Yugoslavia was a country in Southeast and Central Europe for most of the 20th century. The Yugoslav dinar (YUM) was the currency of the three Yugoslav states: the Socialist Federal Republic of Yugoslavia, the Federal Republic of Yugoslavia, and the Kingdom of Yugoslavia (formerly the Kingdom of Serbs, Croats, and Slovenes) within the years 1918 and 2006. The Yugoslav dinar was subdivided into 100 para. As Yugoslavia began to be reconstituted in 1944, the Serbian dinar, Independent State of Croatia kuna, and other occupation currencies were replaced by the Yugoslav dinar, with the exchange rates being 1 Yugoslav dinar = 20 Serbian dinara = 40 kuna.

Economic mismanagement made the government bankrupt in the early 1990s which forced it to use money from the savings of Yugoslavia's residents. This began an extended and severe hyperinflation that has been defined as the worst in history. Substantial amounts of money were printed. The coins were becoming redundant and inflation rates were reaching above one billion percent by year. Between 1990 and 1994, hyperinflation prompted five revaluations. There were a total of eight distinct dinari. Six of them have been provided separate ISO 4217 codes and distinctive names. The 500 billion dinars was the highest denomination banknote, which grew worthless a fortnight after it was printed.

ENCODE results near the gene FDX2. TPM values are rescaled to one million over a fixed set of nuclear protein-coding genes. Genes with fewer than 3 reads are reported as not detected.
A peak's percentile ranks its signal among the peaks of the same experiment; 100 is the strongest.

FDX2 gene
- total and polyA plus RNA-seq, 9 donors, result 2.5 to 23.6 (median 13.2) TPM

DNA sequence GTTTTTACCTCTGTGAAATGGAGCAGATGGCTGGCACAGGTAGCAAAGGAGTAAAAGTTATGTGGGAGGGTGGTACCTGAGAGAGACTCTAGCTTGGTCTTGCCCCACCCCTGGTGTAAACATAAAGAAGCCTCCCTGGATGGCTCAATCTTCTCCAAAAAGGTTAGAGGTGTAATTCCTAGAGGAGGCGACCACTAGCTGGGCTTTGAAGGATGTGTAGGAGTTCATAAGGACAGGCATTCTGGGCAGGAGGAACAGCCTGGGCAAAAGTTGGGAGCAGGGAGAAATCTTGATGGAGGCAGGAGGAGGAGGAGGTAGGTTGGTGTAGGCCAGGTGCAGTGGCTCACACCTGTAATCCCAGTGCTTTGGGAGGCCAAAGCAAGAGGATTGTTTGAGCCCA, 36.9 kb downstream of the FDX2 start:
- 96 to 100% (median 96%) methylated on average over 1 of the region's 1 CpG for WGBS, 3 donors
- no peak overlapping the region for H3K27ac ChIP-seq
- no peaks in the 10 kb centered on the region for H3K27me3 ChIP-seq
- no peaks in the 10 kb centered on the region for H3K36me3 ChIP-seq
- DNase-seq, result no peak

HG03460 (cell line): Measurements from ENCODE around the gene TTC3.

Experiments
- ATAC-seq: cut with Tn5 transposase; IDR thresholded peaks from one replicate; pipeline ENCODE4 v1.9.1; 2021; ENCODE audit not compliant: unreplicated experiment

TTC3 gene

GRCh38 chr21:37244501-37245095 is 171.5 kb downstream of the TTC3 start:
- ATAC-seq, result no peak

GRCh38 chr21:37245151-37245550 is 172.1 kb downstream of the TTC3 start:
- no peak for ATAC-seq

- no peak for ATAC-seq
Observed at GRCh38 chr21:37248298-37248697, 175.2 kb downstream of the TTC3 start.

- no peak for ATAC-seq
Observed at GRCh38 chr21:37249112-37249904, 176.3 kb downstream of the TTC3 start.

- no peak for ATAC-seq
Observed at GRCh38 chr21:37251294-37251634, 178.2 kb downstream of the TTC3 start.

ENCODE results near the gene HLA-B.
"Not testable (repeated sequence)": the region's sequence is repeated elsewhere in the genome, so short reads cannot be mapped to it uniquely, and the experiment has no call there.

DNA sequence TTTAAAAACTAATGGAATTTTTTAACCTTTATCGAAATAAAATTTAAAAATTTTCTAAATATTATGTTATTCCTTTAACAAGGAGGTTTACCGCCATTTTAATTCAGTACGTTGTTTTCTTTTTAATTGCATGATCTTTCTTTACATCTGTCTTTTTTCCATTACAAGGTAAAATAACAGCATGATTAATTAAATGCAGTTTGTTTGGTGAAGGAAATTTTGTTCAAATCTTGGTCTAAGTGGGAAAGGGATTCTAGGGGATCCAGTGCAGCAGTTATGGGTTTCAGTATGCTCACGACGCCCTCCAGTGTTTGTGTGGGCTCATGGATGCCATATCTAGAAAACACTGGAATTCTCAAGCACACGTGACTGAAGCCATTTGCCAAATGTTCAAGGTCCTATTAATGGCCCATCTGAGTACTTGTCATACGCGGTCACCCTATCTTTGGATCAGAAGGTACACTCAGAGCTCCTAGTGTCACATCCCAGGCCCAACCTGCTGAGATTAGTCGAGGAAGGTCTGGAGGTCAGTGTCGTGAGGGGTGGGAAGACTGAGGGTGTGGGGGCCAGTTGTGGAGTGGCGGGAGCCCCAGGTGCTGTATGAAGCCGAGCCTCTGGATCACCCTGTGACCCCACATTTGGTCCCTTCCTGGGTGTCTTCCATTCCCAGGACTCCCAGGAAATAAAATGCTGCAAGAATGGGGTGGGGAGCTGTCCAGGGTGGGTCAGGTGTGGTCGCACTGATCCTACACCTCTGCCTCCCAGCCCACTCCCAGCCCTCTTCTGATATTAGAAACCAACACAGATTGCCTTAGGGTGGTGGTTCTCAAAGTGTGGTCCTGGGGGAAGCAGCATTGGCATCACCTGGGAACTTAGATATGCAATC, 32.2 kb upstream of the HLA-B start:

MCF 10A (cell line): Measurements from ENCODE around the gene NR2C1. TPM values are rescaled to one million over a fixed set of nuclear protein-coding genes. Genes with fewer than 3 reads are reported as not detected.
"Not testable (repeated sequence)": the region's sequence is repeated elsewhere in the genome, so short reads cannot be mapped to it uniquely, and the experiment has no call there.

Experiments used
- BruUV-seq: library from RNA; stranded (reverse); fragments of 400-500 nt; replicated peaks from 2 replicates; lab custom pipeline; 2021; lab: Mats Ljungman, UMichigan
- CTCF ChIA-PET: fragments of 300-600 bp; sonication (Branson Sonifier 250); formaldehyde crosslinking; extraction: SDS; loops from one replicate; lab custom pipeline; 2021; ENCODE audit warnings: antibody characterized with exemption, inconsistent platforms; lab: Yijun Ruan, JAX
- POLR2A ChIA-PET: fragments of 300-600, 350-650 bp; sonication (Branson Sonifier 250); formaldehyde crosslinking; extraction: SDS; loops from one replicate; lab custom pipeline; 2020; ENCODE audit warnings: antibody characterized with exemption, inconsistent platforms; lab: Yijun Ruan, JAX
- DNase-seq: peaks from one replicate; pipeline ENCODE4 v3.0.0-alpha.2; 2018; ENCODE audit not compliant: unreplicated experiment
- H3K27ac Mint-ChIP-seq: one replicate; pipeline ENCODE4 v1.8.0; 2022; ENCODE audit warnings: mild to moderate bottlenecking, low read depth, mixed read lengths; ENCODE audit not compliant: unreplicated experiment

The Yugoslav economy is seriously damaged because of more than ten years of internal fighting and fighting among some republics that were previously part of the federation. Before 1991, Serbia and Montenegro were two of seven constituent republics of the Socialist Federal Republic of Yugoslavia (FRY). The federation's disintegration in 1991-1992 and the secession (withdrawal from an organization to achieve independence) of four republics, including the most flourishing ones, Croatia and Slovenia, were an economic disaster for the recently formed FRY (Serbia and Montenegro).

The republics struggled to control the area, and some, especially Serbia, started genocidal attacks on the neighboring country, Kosovo. The conflicts caused international sanctions and market disruptions. Corrupt economic policies led to high inflation, devastation, and the reversal of market reforms that had begun in the 1980s. The industry was almost destroyed, and the production was cut by more than half, the gross domestic product (GDP) per capita in 2000 was 50% of the 1989 level, and unemployment increased by up to 50%.

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